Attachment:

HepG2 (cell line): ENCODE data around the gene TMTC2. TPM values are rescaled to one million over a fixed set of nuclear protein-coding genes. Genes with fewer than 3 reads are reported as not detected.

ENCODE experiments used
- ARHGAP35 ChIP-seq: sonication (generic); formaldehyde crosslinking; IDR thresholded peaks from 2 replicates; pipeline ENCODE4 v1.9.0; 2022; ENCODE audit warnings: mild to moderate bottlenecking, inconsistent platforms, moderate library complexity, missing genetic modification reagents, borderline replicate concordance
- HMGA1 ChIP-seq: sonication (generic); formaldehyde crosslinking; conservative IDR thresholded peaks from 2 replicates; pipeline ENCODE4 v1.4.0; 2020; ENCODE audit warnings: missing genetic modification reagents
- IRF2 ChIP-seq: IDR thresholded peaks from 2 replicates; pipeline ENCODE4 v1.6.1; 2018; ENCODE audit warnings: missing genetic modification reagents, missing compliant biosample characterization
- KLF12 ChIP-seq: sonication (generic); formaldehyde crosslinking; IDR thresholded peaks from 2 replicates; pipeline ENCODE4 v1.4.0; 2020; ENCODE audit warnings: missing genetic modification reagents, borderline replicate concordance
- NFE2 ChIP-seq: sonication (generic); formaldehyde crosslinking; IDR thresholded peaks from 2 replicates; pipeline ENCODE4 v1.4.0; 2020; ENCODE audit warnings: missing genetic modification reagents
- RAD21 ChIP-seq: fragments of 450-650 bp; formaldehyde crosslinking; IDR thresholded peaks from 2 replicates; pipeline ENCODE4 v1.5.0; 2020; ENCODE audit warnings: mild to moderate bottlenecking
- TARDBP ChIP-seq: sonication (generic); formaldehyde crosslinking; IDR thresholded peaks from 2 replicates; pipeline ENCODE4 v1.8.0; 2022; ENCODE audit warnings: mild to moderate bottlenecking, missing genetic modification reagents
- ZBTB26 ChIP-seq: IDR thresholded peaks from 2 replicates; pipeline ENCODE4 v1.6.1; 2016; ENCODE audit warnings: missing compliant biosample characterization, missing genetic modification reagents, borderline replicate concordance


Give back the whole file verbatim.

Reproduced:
HepG2 (cell line): ENCODE data around the gene TMTC2. TPM values are rescaled to one million over a fixed set of nuclear protein-coding genes. Genes with fewer than 3 reads are reported as not detected.

ENCODE experiments used
- ARHGAP35 ChIP-seq: sonication (generic); formaldehyde crosslinking; IDR thresholded peaks from 2 replicates; pipeline ENCODE4 v1.9.0; 2022; ENCODE audit warnings: mild to moderate bottlenecking, inconsistent platforms, moderate library complexity, missing genetic modification reagents, borderline replicate concordance
- HMGA1 ChIP-seq: sonication (generic); formaldehyde crosslinking; conservative IDR thresholded peaks from 2 replicates; pipeline ENCODE4 v1.4.0; 2020; ENCODE audit warnings: missing genetic modification reagents
- IRF2 ChIP-seq: IDR thresholded peaks from 2 replicates; pipeline ENCODE4 v1.6.1; 2018; ENCODE audit warnings: missing genetic modification reagents, missing compliant biosample characterization
- KLF12 ChIP-seq: sonication (generic); formaldehyde crosslinking; IDR thresholded peaks from 2 replicates; pipeline ENCODE4 v1.4.0; 2020; ENCODE audit warnings: missing genetic modification reagents, borderline replicate concordance
- NFE2 ChIP-seq: sonication (generic); formaldehyde crosslinking; IDR thresholded peaks from 2 replicates; pipeline ENCODE4 v1.4.0; 2020; ENCODE audit warnings: missing genetic modification reagents
- RAD21 ChIP-seq: fragments of 450-650 bp; formaldehyde crosslinking; IDR thresholded peaks from 2 replicates; pipeline ENCODE4 v1.5.0; 2020; ENCODE audit warnings: mild to moderate bottlenecking
- TARDBP ChIP-seq: sonication (generic); formaldehyde crosslinking; IDR thresholded peaks from 2 replicates; pipeline ENCODE4 v1.8.0; 2022; ENCODE audit warnings: mild to moderate bottlenecking, missing genetic modification reagents
- ZBTB26 ChIP-seq: IDR thresholded peaks from 2 replicates; pipeline ENCODE4 v1.6.1; 2016; ENCODE audit warnings: missing compliant biosample characterization, missing genetic modification reagents, borderline replicate concordance